What persuaded Simon to take a leap from a multicultural city to the rural idyll of the island of Pag?
“I took a short trip to Rijeka to see the carnival and some new cultures. It was here I met my beautiful wife-to-be and it was love at first sight. I moved over here in the summer of 2009 and we were married in the October.”
So how did Simon graduate from food lover to food producer?
“I moved to the island last year as my wife and I were expecting a child and we wanted my wife to finish University.” (Simon’s wife is a very talented artist and in her last year of a master’s degree.) “We lived with her kind parents and I got employment here, with my only qualification being that I love cheese.”
Simon works for Sirana Gligora (Gligora Dairy- www.sirena.hr/en). I asked him about the company.
“The company was founded by the current director Ivan Gligora in 1995. He became the first qualified dairy technologist from all the islands of Croatia and had 20 years experience as well as generations of cheese making in his family before starting Sirana Gligora. After working in war-torn Zadar during the Yugoslav war where he helped supply the city with fresh dairy products, he and his family moved back to his native Island of Pag to start their own company.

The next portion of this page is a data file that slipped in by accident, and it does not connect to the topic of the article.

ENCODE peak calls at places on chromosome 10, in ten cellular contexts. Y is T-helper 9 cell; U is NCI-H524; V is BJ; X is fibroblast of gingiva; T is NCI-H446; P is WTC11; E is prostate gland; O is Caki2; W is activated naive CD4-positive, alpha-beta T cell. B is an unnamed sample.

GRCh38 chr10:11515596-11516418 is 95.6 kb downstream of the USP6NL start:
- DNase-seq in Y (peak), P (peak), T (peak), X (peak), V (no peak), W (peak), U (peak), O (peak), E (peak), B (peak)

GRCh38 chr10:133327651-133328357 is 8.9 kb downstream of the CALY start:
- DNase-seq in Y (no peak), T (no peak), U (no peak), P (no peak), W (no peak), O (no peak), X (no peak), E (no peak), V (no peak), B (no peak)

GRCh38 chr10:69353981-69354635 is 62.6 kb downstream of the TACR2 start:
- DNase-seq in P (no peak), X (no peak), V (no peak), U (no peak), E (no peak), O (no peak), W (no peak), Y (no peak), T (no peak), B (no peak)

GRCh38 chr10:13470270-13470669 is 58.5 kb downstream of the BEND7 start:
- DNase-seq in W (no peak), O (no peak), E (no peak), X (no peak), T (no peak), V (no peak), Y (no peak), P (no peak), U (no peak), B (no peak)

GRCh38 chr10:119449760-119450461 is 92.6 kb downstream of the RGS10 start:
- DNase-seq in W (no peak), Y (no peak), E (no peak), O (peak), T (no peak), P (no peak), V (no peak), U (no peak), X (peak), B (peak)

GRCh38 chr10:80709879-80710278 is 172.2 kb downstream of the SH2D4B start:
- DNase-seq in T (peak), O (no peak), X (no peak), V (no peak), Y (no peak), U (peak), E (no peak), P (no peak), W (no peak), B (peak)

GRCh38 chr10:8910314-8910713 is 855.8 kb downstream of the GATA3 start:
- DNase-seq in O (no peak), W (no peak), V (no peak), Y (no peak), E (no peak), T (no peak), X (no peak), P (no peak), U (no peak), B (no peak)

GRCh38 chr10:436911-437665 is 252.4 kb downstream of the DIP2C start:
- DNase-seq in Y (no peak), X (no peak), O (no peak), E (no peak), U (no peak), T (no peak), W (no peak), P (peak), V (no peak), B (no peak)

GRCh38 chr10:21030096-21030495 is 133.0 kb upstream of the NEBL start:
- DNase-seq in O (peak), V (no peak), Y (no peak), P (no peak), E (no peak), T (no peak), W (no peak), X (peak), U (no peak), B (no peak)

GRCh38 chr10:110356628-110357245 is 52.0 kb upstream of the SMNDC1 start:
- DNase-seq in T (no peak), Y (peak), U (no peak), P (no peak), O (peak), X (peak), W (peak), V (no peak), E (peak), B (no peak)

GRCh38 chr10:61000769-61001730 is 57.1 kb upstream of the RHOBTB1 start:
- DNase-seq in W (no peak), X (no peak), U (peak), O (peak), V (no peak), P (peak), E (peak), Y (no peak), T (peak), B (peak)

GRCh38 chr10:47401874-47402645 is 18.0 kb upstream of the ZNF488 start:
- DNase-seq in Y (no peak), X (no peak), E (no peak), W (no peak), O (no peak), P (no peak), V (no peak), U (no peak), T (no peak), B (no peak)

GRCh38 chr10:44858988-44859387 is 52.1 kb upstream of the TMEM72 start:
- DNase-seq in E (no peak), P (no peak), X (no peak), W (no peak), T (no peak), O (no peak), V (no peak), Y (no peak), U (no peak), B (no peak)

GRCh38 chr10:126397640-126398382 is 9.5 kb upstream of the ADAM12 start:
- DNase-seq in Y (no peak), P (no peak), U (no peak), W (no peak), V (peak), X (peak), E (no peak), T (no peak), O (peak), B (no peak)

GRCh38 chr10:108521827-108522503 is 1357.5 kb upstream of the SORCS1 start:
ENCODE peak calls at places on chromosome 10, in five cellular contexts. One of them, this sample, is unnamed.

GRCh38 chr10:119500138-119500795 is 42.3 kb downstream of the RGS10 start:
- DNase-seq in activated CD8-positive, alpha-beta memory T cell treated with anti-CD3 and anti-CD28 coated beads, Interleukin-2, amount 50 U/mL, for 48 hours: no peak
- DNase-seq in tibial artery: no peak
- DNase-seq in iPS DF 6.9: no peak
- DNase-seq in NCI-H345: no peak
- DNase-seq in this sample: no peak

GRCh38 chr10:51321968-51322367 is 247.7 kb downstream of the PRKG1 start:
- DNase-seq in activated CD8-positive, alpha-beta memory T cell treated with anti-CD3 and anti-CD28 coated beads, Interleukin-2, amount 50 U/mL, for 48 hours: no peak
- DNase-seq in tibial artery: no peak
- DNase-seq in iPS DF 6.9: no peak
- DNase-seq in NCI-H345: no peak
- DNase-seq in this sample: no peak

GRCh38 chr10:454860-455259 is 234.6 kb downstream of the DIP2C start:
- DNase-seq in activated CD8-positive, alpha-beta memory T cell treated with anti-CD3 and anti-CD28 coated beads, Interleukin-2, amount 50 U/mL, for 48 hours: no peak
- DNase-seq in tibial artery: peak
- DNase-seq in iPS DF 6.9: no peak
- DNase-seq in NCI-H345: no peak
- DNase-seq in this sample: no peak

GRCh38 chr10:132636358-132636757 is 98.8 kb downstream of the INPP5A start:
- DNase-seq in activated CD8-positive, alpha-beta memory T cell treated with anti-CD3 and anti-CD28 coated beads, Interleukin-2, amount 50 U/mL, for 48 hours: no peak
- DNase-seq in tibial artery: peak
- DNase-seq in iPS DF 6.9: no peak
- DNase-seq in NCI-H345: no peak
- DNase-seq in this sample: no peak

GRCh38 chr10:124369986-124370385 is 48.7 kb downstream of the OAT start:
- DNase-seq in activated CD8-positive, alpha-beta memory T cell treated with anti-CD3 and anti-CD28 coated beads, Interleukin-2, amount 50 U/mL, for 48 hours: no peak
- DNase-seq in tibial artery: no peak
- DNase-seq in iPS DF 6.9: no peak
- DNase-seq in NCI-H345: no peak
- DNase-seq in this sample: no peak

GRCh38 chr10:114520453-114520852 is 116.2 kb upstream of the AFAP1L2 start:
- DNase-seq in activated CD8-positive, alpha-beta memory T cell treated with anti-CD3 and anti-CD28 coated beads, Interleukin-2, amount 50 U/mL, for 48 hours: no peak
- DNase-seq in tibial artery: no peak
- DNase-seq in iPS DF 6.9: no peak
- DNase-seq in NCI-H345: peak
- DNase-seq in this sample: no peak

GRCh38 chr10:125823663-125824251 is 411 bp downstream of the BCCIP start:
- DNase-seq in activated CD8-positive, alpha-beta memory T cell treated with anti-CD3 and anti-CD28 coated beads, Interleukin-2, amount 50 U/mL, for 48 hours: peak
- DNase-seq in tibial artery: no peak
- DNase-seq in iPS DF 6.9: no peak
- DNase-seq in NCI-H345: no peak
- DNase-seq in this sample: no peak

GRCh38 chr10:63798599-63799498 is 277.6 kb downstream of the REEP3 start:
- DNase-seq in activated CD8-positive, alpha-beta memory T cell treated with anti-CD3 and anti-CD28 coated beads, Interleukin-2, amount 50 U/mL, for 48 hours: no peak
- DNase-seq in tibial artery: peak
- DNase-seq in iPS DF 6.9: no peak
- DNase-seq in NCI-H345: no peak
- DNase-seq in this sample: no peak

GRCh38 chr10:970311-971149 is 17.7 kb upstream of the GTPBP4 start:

“Ivan was able to use all the artisan techniques passed on from generation to generation, together with the very latest modern technology to produce a consistently high-quality product which has won numerous awards. The International Taste and Quality Institute awarded Sirana Gligora’s Paški Sir the coveted 3 Star Superior Taste Award in 2008, 2009 and 2010. This is something akin to a Michelin Star for food. He has won gold medals in Italy, Croatia and Serbia as well as a Silver medal at this year’s Nantwich International Cheese Awards. In January this year, Gligora opened a new and modern dairy with funds from the EU, which is equipped with the very latest technology. Our next competition will be the World Food Awards in Birmingham in November.